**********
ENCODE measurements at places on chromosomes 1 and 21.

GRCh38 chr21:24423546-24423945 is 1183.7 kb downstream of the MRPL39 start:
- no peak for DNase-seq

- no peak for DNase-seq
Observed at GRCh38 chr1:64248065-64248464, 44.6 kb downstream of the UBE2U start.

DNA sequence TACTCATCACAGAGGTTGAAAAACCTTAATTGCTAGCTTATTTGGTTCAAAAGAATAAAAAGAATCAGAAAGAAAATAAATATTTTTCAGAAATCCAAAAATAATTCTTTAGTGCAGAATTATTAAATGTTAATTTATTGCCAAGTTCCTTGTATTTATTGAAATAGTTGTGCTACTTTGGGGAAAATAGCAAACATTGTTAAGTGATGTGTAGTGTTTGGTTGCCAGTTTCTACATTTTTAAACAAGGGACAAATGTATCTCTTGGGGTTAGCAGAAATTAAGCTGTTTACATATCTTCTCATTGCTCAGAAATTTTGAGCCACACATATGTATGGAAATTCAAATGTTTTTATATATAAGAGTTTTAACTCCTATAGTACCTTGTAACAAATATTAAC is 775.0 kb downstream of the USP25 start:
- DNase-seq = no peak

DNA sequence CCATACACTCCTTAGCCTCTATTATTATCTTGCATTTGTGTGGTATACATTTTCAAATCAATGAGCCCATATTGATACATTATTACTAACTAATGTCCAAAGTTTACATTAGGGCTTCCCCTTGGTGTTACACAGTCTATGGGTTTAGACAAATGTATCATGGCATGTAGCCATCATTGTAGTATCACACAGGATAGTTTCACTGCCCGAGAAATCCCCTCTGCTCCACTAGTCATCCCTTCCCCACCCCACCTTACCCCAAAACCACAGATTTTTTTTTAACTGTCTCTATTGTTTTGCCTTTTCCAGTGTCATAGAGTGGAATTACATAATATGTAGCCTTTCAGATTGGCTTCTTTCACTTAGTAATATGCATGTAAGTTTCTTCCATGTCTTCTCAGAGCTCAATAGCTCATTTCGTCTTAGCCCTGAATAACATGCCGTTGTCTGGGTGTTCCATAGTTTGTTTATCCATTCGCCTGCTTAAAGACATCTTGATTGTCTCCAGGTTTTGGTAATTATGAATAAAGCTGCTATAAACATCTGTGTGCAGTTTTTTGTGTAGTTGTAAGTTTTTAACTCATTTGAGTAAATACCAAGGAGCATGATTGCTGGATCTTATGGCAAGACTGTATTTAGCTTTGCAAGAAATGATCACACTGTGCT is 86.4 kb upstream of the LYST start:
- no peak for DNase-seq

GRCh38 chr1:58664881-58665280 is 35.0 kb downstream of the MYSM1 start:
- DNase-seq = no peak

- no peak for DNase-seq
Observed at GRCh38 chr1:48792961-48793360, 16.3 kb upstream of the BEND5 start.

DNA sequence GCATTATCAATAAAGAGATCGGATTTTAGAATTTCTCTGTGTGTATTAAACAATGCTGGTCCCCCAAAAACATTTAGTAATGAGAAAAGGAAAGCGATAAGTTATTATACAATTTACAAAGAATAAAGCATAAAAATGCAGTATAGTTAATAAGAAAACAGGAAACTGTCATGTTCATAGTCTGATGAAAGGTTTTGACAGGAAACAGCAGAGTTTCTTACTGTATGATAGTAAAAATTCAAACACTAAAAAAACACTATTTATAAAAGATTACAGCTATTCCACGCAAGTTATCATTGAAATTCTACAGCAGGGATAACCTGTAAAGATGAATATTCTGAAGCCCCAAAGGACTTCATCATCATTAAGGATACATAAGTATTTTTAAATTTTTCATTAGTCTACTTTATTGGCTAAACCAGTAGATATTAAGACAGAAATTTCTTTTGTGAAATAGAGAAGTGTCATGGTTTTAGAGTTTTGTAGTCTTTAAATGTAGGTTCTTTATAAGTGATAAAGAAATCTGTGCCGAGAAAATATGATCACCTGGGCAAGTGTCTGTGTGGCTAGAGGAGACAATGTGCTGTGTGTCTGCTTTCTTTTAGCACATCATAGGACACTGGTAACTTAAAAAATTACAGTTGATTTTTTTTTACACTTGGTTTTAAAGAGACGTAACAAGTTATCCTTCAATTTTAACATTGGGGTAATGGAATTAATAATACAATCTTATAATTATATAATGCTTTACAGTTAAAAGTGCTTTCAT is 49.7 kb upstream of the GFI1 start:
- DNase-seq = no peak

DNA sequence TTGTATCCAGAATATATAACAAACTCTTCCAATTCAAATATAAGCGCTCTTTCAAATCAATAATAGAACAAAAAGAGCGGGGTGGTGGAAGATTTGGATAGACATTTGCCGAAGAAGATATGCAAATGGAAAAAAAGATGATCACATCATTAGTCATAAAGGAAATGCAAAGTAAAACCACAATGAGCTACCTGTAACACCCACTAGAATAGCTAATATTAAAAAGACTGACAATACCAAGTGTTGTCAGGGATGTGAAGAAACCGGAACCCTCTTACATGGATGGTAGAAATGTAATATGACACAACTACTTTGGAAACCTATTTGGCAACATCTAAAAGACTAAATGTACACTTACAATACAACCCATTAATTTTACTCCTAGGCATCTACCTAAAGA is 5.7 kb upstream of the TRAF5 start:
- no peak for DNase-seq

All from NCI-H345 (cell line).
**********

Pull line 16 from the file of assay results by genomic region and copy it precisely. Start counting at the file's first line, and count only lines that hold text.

DNA sequence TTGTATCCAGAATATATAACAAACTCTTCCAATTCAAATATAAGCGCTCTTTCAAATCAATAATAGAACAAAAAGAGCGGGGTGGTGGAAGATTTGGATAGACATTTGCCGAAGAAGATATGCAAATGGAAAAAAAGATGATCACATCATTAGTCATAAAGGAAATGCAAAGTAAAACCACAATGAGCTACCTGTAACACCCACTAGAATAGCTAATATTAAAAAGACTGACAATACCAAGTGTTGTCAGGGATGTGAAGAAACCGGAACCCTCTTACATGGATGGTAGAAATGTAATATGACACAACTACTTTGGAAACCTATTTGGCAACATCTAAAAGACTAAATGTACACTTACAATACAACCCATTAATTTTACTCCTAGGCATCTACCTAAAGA is 5.7 kb upstream of the TRAF5 start: